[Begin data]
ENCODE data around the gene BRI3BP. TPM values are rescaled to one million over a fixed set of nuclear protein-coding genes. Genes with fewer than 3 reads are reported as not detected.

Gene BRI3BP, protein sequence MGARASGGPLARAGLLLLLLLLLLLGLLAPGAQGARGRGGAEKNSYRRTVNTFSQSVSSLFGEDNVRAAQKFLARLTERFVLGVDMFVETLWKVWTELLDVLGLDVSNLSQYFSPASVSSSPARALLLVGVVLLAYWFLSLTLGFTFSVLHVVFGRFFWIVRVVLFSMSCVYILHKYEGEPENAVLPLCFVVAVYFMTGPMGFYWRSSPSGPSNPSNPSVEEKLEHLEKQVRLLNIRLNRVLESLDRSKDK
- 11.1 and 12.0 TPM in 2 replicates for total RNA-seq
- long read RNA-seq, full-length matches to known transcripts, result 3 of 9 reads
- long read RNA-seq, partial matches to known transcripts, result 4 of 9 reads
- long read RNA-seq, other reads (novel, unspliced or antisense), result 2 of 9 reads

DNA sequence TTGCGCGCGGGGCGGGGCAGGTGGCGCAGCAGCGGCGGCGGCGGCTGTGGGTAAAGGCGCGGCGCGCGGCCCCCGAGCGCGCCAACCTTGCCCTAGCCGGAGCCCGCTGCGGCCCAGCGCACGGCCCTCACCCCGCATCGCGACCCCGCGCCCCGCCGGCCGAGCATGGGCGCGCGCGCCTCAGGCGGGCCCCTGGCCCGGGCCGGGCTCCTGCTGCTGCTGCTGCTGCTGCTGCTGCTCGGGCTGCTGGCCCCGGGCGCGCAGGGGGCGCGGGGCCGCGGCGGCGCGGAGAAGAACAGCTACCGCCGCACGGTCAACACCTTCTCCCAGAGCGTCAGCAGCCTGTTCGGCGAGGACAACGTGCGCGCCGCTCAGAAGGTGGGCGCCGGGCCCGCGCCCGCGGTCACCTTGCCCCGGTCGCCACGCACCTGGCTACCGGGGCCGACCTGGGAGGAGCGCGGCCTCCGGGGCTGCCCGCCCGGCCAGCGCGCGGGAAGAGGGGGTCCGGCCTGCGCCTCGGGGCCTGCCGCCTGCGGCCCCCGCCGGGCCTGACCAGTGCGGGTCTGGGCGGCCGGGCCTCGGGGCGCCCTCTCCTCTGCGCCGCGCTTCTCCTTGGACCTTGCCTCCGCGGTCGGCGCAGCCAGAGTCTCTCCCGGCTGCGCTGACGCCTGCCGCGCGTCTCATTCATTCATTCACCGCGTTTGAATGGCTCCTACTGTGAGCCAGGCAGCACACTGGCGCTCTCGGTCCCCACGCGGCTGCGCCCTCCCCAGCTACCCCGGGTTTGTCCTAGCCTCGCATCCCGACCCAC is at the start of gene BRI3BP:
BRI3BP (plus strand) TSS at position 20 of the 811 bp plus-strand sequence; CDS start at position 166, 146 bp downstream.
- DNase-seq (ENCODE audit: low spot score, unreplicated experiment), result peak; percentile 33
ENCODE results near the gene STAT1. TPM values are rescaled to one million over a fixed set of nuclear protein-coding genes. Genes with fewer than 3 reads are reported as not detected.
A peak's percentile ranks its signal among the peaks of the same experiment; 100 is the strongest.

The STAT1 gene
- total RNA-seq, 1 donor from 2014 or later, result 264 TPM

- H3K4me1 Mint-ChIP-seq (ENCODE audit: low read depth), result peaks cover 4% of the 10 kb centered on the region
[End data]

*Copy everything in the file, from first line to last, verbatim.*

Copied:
ENCODE data around the gene BRI3BP. TPM values are rescaled to one million over a fixed set of nuclear protein-coding genes. Genes with fewer than 3 reads are reported as not detected.

Gene BRI3BP, protein sequence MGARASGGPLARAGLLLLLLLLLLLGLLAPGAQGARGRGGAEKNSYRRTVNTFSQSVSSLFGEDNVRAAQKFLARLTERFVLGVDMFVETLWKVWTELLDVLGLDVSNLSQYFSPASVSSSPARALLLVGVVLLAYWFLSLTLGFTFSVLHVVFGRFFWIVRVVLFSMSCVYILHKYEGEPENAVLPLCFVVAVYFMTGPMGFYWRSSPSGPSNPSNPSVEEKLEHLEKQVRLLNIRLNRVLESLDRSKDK
- 11.1 and 12.0 TPM in 2 replicates for total RNA-seq
- long read RNA-seq, full-length matches to known transcripts, result 3 of 9 reads
- long read RNA-seq, partial matches to known transcripts, result 4 of 9 reads
- long read RNA-seq, other reads (novel, unspliced or antisense), result 2 of 9 reads

DNA sequence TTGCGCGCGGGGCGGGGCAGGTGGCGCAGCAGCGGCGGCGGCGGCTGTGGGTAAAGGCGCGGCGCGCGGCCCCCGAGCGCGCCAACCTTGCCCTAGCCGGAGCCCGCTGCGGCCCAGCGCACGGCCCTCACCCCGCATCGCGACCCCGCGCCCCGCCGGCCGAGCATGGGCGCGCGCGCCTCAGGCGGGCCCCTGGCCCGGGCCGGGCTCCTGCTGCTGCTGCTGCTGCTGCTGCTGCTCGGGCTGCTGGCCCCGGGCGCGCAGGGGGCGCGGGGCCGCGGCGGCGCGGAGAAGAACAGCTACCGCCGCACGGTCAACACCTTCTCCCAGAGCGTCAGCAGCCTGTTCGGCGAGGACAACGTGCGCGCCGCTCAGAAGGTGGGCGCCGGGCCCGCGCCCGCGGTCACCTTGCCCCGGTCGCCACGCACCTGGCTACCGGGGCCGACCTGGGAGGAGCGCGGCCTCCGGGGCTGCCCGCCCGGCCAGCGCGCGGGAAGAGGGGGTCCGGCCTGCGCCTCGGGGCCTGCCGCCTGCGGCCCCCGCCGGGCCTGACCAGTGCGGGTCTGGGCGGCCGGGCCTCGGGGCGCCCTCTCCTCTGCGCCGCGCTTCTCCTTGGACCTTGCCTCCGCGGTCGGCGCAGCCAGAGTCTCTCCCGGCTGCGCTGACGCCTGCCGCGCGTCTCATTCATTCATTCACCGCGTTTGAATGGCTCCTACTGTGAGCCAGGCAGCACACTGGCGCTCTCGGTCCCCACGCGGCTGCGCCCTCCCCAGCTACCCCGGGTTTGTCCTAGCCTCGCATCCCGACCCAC is at the start of gene BRI3BP:
BRI3BP (plus strand) TSS at position 20 of the 811 bp plus-strand sequence; CDS start at position 166, 146 bp downstream.
- DNase-seq (ENCODE audit: low spot score, unreplicated experiment), result peak; percentile 33
ENCODE results near the gene STAT1. TPM values are rescaled to one million over a fixed set of nuclear protein-coding genes. Genes with fewer than 3 reads are reported as not detected.
A peak's percentile ranks its signal among the peaks of the same experiment; 100 is the strongest.

The STAT1 gene
- total RNA-seq, 1 donor from 2014 or later, result 264 TPM

- H3K4me1 Mint-ChIP-seq (ENCODE audit: low read depth), result peaks cover 4% of the 10 kb centered on the region